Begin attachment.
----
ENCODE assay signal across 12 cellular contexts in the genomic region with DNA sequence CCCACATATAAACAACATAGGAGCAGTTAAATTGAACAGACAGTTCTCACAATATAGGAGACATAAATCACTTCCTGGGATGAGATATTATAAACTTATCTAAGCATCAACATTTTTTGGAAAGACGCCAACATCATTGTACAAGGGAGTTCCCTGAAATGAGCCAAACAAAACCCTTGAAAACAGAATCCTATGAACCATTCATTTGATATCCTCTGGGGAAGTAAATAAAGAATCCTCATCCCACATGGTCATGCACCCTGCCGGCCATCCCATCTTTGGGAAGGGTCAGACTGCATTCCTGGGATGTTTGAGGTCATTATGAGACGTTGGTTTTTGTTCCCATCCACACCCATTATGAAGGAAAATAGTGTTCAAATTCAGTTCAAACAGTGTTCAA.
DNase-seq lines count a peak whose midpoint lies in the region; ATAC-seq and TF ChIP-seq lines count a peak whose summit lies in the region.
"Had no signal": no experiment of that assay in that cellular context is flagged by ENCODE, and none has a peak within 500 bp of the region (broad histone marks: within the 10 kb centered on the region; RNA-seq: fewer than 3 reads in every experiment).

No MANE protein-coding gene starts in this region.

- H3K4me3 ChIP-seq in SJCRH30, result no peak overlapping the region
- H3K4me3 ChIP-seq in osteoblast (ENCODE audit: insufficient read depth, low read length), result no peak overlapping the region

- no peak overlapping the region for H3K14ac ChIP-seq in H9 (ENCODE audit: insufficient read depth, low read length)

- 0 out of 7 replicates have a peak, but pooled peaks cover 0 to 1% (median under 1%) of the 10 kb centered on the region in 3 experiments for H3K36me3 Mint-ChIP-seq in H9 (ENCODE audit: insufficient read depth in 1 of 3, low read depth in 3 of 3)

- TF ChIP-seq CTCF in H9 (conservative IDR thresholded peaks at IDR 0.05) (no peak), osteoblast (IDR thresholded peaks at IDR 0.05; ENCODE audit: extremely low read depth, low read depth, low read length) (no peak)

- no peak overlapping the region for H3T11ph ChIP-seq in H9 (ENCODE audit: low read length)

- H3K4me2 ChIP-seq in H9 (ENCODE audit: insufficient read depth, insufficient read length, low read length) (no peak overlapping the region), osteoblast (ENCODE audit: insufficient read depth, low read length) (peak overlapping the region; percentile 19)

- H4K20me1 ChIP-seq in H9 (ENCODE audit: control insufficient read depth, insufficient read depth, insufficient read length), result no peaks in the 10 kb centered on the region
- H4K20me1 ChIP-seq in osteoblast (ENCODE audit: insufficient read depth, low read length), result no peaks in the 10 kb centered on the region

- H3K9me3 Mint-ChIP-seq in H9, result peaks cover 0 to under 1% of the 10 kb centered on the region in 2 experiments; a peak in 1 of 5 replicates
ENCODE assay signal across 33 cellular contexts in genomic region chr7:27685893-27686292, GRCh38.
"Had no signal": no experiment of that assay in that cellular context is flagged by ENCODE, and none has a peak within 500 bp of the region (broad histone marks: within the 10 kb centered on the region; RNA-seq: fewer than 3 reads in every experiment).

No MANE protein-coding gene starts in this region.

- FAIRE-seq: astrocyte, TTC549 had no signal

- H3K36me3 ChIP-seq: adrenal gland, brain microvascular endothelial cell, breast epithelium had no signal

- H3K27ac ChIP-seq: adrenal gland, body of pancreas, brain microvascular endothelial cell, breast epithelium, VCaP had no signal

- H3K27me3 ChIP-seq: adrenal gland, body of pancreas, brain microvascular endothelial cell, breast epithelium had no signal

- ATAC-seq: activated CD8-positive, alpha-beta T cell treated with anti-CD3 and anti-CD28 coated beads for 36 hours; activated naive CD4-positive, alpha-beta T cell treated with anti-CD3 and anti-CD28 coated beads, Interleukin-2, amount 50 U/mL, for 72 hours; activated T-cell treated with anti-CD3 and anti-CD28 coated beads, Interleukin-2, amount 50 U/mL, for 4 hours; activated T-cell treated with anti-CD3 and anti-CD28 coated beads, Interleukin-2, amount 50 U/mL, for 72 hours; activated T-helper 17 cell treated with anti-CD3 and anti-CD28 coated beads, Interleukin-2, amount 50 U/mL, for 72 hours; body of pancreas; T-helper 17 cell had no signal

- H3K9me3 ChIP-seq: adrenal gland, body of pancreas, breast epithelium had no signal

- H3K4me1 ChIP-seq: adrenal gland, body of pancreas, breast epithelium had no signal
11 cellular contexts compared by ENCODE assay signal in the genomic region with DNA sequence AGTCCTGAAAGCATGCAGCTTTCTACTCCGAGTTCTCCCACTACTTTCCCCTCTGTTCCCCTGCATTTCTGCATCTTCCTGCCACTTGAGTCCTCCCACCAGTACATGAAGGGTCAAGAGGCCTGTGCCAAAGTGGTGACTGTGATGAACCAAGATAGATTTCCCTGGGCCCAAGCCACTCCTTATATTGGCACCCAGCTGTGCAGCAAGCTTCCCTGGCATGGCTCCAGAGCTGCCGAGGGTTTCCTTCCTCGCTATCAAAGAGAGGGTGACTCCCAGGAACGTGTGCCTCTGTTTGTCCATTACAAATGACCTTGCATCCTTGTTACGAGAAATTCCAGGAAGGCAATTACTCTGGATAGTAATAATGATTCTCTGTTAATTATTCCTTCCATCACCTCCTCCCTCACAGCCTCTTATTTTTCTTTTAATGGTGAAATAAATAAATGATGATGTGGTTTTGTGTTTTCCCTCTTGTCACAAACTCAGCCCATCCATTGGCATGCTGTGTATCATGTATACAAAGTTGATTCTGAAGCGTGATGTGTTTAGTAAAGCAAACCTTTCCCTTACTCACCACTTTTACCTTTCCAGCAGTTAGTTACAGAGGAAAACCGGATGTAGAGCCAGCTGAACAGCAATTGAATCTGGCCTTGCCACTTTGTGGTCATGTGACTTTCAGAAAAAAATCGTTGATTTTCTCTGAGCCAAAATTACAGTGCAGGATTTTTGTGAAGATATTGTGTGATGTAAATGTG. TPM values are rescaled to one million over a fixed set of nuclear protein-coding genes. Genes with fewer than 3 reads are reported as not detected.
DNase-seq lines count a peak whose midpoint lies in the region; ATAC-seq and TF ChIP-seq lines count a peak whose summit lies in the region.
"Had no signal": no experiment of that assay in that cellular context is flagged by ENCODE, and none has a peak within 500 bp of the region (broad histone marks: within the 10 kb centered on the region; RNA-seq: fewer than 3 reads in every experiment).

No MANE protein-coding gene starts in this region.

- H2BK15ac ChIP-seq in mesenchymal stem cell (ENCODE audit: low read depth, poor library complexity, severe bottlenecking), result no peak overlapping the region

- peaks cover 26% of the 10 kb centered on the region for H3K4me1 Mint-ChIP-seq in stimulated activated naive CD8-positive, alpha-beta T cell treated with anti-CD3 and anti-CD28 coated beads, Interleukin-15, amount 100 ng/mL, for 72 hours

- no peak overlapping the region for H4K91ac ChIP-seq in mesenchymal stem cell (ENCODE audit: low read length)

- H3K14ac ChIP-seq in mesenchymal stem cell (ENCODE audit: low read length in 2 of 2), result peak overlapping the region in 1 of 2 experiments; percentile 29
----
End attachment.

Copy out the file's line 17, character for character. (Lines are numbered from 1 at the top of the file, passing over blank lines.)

No MANE protein-coding gene starts in this region.